Netizen 24 NGA: Priest rescued as Army captures Maute base

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Priest rescued as Army captures Maute base

Skip to main content Headlines ( Leaderboard Top ), pagematch: 1, sectionmatch: 1 Priest rescued as Army captures Maute base By Edith Regalado (The Philippine Star) | Updated September 18, 2017 - 12:00am Smoke billows from houses after aerial bombings by Philippine Air Force planes on Maute terrorists’ positions in Marawi yesterday. Inset shows Fr. Teresito Suganob minutes after his rescue on Saturday night, in an image taken from GMA News. AFP

DAVAO CITY, Philippines â€" A Catholic priest held hostage for months by the Maute group was rescued by government troops on Saturday as they moved closer in rooting out the terrorists in Marawi City.

Troops captured the command center of the Maute terrorists and rescued two hostages, including Fr. Teresito “Chito” Suganob, the priest who had been held captive for nearly four months since the conflict began on May 23.

The rescue came a few minutes after the troops overran Bato Mosque, the second grand mosque in Marawi City used by the terrorists as their command center.

Troops also recaptured the Amaitul Islamiya Marawi Foundation (JIMF) on Saturday.

“It was a fiercely fought five hours before government security forces subdued the terrorists who were s trategically located in the buildings in the periphery of the mosque and the JIMF,” said Col. Edgard Arevalo, chief of the Public Affairs Office of the Armed Forces of the Philippines (AFP).

The military though has yet to confirm if Suganob was among the hostages rescued during the assault. The other hostage was identified as Lordvin Ocopio, a teacher of Dansalan College in Marawi.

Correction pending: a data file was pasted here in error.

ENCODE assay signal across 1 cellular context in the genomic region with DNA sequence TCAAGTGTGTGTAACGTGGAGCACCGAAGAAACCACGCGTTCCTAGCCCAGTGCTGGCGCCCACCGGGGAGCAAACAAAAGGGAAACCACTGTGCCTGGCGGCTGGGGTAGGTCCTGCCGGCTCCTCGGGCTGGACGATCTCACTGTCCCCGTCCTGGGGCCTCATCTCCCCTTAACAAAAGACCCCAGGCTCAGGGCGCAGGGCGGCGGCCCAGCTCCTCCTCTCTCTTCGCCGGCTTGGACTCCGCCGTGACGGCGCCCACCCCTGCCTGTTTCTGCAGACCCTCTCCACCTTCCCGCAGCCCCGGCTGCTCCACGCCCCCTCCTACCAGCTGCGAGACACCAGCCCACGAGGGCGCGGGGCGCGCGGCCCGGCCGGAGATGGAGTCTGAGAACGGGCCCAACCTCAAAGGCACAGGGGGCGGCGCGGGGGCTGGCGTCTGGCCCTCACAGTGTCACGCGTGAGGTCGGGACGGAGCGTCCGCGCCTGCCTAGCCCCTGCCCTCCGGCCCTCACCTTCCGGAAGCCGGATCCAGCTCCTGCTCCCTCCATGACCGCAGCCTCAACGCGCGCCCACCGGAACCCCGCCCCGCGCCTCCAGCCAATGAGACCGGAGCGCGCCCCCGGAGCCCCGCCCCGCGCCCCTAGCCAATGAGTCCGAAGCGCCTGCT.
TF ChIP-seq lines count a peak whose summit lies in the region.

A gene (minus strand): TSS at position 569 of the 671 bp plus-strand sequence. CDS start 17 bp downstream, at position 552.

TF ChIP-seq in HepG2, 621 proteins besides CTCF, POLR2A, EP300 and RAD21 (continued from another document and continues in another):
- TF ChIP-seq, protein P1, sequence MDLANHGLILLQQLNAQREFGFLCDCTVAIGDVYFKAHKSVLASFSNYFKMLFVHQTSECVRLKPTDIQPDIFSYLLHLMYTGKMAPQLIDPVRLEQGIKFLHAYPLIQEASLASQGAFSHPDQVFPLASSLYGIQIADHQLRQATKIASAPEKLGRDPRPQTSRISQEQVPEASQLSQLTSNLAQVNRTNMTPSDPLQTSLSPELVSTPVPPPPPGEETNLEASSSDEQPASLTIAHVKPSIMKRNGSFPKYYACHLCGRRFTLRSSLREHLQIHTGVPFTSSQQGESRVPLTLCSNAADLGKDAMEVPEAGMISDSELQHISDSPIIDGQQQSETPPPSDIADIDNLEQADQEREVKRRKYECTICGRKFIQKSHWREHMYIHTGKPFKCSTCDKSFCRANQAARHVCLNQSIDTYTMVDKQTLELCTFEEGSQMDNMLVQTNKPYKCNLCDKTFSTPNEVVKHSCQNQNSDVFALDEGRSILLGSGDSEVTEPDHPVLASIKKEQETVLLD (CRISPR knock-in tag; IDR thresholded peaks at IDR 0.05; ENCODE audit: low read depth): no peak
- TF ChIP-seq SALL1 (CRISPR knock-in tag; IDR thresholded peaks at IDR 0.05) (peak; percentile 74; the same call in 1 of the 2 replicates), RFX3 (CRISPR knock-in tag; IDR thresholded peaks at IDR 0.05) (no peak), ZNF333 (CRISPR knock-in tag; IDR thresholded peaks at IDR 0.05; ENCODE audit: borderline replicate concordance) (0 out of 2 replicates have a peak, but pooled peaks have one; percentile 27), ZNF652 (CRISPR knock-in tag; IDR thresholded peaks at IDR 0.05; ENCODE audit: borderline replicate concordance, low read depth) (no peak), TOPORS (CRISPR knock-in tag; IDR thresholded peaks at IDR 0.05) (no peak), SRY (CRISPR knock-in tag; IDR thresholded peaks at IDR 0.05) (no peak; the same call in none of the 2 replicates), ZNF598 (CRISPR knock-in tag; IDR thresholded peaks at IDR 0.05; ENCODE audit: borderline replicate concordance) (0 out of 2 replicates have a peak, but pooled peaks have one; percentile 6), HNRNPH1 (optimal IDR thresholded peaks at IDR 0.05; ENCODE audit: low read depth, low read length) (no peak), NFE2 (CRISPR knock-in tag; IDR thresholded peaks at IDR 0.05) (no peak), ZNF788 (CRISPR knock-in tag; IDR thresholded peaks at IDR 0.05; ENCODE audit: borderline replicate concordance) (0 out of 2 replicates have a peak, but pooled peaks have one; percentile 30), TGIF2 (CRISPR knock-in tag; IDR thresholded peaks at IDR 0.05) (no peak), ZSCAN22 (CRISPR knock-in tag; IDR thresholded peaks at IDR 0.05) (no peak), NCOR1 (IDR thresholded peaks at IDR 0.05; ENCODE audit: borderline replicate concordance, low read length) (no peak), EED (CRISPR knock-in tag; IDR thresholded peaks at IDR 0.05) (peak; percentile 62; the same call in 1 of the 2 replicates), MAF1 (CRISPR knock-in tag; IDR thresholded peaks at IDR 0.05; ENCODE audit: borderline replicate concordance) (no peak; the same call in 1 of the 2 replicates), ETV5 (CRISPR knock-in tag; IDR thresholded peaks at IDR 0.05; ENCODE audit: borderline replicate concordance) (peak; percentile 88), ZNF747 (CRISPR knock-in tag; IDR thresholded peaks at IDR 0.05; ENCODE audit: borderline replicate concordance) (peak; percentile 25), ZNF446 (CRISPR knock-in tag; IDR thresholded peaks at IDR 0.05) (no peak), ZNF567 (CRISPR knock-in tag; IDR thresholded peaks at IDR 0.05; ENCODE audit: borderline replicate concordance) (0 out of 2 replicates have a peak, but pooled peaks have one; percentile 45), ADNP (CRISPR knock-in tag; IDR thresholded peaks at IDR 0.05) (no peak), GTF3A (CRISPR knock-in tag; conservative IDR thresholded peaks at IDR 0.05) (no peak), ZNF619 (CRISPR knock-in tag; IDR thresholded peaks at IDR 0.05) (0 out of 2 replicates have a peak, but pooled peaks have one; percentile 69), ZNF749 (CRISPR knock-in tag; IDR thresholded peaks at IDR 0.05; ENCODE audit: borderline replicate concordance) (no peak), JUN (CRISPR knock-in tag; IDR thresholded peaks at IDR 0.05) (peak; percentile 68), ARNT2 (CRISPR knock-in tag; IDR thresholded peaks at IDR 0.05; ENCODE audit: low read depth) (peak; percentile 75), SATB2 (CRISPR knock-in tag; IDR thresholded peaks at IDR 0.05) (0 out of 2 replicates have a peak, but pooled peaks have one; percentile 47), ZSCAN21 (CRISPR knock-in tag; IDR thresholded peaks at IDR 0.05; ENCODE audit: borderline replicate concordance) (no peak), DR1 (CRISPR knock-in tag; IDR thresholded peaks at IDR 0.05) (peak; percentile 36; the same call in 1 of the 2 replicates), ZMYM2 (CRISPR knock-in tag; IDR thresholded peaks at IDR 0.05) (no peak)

President Duterte hailed the troops as he was immediately informed of the rescue of the two hostages on Saturday night.

The President did not announce Suganob’s rescue while he was giving a short talk at the Matina Enclaves Residences where he met with the police officer freed by communist rebels last Friday.

Duterte was further briefed on the situation in Marawi later that night.

Presidential Peace Adviser Jesus Dureza announced the rescue of Suganob in his Facebook post yesterday.

He quoted his staff Franklin Quijano in Marawi as saying Suganob and another hostage were rescued by the military during an assault at the Bato Mosque on Saturday.

When asked to confirm, Dureza told ABS-CBN to wait for the official announcement from the military and Malacañang, saying it might compromise the military operation in Marawi.

The military in the region led by Western Mindanao Command (Westmincom) chief Lt. Gen. Carlito Galvez refused to confirm the rescue.

“Sorry, we cannot reveal further information. It might put the lives of the remaining hostages at risk. The rescue operations are still ongoing,” he said.

Malacañang also refused to comment on the rescue.

“As per guidance from the Armed Forces of the Philippines, we refrain from making comments on the latest developments in the main battle area of Marawi at this time; as ongoing operations may be jeopardized, as well as the lives of the remaining hostages, or soldiers in the frontlines,” presidential spokesman Ernesto Abella said.

“We will p rovide information and other pertinent details as soon as conditions on the ground allow us. Thank you for your understanding,” he added.

Abella clarified the government is not imposing a news blackout on the Marawi crisis.